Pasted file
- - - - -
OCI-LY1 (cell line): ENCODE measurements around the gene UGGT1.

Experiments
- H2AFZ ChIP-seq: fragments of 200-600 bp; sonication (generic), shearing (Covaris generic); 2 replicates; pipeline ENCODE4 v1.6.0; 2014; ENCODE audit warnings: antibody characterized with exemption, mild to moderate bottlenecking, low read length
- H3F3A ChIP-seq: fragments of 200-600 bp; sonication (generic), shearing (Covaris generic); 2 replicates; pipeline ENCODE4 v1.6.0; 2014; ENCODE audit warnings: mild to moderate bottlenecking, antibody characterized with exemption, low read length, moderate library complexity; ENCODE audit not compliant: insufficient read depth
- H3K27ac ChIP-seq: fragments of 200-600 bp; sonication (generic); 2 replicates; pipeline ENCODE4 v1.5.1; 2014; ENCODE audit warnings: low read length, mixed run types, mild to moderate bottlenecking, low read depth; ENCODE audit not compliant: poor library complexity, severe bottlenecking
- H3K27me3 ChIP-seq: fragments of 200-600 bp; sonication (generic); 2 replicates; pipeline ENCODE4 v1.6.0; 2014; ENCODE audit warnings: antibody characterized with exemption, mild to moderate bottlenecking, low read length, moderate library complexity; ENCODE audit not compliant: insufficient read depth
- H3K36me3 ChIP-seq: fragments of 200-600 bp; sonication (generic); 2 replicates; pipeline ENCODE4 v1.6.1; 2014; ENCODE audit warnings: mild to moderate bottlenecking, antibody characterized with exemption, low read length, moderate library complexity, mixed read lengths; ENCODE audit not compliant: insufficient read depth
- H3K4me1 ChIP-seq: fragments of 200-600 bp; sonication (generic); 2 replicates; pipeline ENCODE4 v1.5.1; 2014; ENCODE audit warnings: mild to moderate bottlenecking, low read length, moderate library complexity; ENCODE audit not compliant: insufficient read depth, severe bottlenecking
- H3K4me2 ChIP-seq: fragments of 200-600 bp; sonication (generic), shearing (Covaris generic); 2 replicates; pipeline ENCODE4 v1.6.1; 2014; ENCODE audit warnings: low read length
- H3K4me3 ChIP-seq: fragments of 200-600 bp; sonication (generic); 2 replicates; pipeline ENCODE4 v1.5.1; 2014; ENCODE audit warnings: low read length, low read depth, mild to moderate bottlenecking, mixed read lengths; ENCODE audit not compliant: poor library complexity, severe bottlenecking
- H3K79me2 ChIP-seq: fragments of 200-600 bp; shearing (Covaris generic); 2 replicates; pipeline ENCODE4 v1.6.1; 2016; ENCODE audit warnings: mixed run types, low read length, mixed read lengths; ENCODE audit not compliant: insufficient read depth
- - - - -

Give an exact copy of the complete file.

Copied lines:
OCI-LY1 (cell line): ENCODE measurements around the gene UGGT1.

Experiments
- H2AFZ ChIP-seq: fragments of 200-600 bp; sonication (generic), shearing (Covaris generic); 2 replicates; pipeline ENCODE4 v1.6.0; 2014; ENCODE audit warnings: antibody characterized with exemption, mild to moderate bottlenecking, low read length
- H3F3A ChIP-seq: fragments of 200-600 bp; sonication (generic), shearing (Covaris generic); 2 replicates; pipeline ENCODE4 v1.6.0; 2014; ENCODE audit warnings: mild to moderate bottlenecking, antibody characterized with exemption, low read length, moderate library complexity; ENCODE audit not compliant: insufficient read depth
- H3K27ac ChIP-seq: fragments of 200-600 bp; sonication (generic); 2 replicates; pipeline ENCODE4 v1.5.1; 2014; ENCODE audit warnings: low read length, mixed run types, mild to moderate bottlenecking, low read depth; ENCODE audit not compliant: poor library complexity, severe bottlenecking
- H3K27me3 ChIP-seq: fragments of 200-600 bp; sonication (generic); 2 replicates; pipeline ENCODE4 v1.6.0; 2014; ENCODE audit warnings: antibody characterized with exemption, mild to moderate bottlenecking, low read length, moderate library complexity; ENCODE audit not compliant: insufficient read depth
- H3K36me3 ChIP-seq: fragments of 200-600 bp; sonication (generic); 2 replicates; pipeline ENCODE4 v1.6.1; 2014; ENCODE audit warnings: mild to moderate bottlenecking, antibody characterized with exemption, low read length, moderate library complexity, mixed read lengths; ENCODE audit not compliant: insufficient read depth
- H3K4me1 ChIP-seq: fragments of 200-600 bp; sonication (generic); 2 replicates; pipeline ENCODE4 v1.5.1; 2014; ENCODE audit warnings: mild to moderate bottlenecking, low read length, moderate library complexity; ENCODE audit not compliant: insufficient read depth, severe bottlenecking
- H3K4me2 ChIP-seq: fragments of 200-600 bp; sonication (generic), shearing (Covaris generic); 2 replicates; pipeline ENCODE4 v1.6.1; 2014; ENCODE audit warnings: low read length
- H3K4me3 ChIP-seq: fragments of 200-600 bp; sonication (generic); 2 replicates; pipeline ENCODE4 v1.5.1; 2014; ENCODE audit warnings: low read length, low read depth, mild to moderate bottlenecking, mixed read lengths; ENCODE audit not compliant: poor library complexity, severe bottlenecking
- H3K79me2 ChIP-seq: fragments of 200-600 bp; shearing (Covaris generic); 2 replicates; pipeline ENCODE4 v1.6.1; 2016; ENCODE audit warnings: mixed run types, low read length, mixed read lengths; ENCODE audit not compliant: insufficient read depth